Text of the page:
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The Life and Work of James Abernethy, C.E., F.R.S.E
Hungary, 1866—River Theiss


WHILE serving as a member of the Commission for the regulation of the similar Danube, he was further requested by His Excellency M. Mailath, Chancellor of Hungary, to inspect and report upon the regulation of the River Theiss, a large river which, flowing in a depressed bed through the centre of that country, acted as a drain in dry weather, depriving the land of moisture, but during periods of flood, owing to a deficiency of sectional area, causing extensive inundations in the districts of country near Pesth, and more especially further southwards, near the town of Szegedin. Accompanied by Major Ghyczy, an officer of the Imperial Engineers, who spoke English fluently, the two ourneyed from Vienna to Buda, through the treeless plains inhabited by peasantry clad in sheepskin dresses and highjack boots, which enable them to wade through the deep mud in wet weather, the surface of the roads being for the most part alluvial soil, entirely destitute of stones or any hard materials. Even in the larger villages the inhabitants were chiefly of the same peasant class, the exceptions being government officials, doctors, and priests. Railway facilities were afforded to Pesth, Szegedin and Debreczin, but long distances were traversed in the small springless wagons of the country, from which the travellers alighted at nightfall to take up quarters at the post houses, which were almost exclusively in the hands of Jewish postmasters, who offered very indifferent food and viands, and sorry looking horses to further the journey in the day time. On one particular evening (Jan. 28th, i8y6), difficulties overtook them by a collapse of the animal drawing the vehicle, in an out of the way district, and the discomfort of a night spent under the canopy of heaven seemed to be threatening as their lot, when they obtained the information that there was the chateau of a Hungarian gentleman close at hand. At that time, however, there was considerable estrangement between the Austrians and Hungarians, and Major Ghyczy being an Austrian officer, had considerable misgivings as to ajppealing to the hospitality of the owner of the chateau, but as the former could speak the Hungarian dialect the venture was made and with a successful issue. They were kindly welcomed and partook of a good supper and spent an enjoyable and interesting evening with their host, while the engineer's limited command of French enabled h'm to converse with the intelligent hostess. Good horses were put at their disposal >n the morning, and accompanied by their host on horseback for several miles, they proceeded to the isolated hill and village of Tokay, by the River Theiss, which was reached in a snowstorm, and quarters obtained at the house of a government official. This gentleman was also a wine producer, and provided some samples of the capability of the vines in his district. Three days later they had again got as far south as Szedegin, from which town they returned to Pesth, staying at the Hotel Queen Victoria. That town, like Vienna, was in a transitional state, fine new streets and buildings in course of progress, which presented a striking contrast to the ancient quarters of the Turk at the ancient city of Altiofen or Buda on the right bank of the River Danube. While staying at Pesth his diary records introductions to several leading Hungarians, among others Counts Bathyani and Schenzi, and a leading politician, M. Deak.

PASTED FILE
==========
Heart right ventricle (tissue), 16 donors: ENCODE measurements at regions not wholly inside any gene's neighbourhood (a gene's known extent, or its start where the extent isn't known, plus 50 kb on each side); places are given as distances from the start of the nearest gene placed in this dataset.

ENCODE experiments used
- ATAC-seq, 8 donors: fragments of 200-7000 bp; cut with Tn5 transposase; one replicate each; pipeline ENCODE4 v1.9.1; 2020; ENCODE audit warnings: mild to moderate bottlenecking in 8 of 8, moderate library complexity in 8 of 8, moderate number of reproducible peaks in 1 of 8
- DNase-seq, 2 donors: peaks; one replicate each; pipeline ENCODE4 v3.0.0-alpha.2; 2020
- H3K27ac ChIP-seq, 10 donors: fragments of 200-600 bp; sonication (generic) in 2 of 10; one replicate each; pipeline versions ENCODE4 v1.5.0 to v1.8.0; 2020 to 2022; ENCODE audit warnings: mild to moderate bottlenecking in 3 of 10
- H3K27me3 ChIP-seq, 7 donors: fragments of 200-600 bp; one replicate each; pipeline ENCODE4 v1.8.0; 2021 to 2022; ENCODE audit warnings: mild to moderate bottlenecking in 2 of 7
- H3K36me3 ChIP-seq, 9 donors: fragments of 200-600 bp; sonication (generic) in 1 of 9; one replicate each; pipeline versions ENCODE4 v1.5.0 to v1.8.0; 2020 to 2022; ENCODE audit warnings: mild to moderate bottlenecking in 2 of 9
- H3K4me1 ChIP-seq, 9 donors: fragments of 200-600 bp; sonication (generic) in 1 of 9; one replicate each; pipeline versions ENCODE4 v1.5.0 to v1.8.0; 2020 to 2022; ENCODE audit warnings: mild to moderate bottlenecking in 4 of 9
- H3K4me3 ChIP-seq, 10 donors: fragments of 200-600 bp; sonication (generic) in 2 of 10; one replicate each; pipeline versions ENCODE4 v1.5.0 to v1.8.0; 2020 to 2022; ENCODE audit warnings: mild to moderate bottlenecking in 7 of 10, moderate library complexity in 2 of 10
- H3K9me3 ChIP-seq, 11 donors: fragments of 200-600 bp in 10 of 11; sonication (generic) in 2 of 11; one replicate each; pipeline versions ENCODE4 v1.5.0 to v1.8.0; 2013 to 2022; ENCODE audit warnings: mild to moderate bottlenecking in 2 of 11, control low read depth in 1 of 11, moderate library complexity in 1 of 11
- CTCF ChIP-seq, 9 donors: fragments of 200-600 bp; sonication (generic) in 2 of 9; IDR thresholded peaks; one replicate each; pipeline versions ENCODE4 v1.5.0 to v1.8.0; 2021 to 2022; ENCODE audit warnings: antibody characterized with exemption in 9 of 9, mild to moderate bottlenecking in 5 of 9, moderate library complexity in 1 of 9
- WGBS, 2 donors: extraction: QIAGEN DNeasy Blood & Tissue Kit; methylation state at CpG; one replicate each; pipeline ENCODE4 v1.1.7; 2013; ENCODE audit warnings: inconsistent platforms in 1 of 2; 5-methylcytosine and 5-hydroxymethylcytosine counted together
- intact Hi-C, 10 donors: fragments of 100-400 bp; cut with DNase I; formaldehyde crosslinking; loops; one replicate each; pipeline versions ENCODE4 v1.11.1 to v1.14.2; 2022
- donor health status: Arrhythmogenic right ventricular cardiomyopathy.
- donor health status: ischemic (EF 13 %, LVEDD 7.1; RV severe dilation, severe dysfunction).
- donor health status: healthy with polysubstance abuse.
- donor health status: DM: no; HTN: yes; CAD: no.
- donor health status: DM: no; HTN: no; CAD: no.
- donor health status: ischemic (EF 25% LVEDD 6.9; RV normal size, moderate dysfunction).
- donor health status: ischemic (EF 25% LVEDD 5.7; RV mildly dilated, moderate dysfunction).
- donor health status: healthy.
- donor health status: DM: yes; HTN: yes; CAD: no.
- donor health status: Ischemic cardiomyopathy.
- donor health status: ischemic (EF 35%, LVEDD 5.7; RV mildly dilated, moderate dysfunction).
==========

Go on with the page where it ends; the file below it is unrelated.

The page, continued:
The result of the visit to the region traversed by the river Theiss, was in the cause of irrigation, the recommendation of a new canal eighty miles in length, from Loh to the river Koros, previously advocated by M. Herrick, engineer, of Buda. Upon returning to Vienna, General Baron Scholl escorted the English representative on the commission to the Island of Lobau, Napoleon the First’s position previous to his sudden appearance on the mainland on the morning before the battle of Wagram on 6th July, 1809, in which he defeated the Archduke Charles. Before leaving the city of Vienna, the members of the commission were entertained by some of the city authorities in the old Town Hall, which contained many relics of the Turkish army of 200,000 men, under the command of the Grand Vizier, Kara Mustapha, defeated and driven from the walls by the Duke of Lorraine and John Sobieski in 1683.

A friendship of a more lasting charactcr was made at this time with Field-Marshal Baron Jochmus, a remarkably handsome man and of great stature. When resident in London he occasionally came to dine at 11, Prince of Wales Terrace, Kensington. Baron Scholl, too, was a frequent guest there, between the years 1866—8, and occasionally English officers were invited to meet them, among others the author can re-call Colonel Jervois R.E., now Sir William Jervois, K.C.B.


 

 


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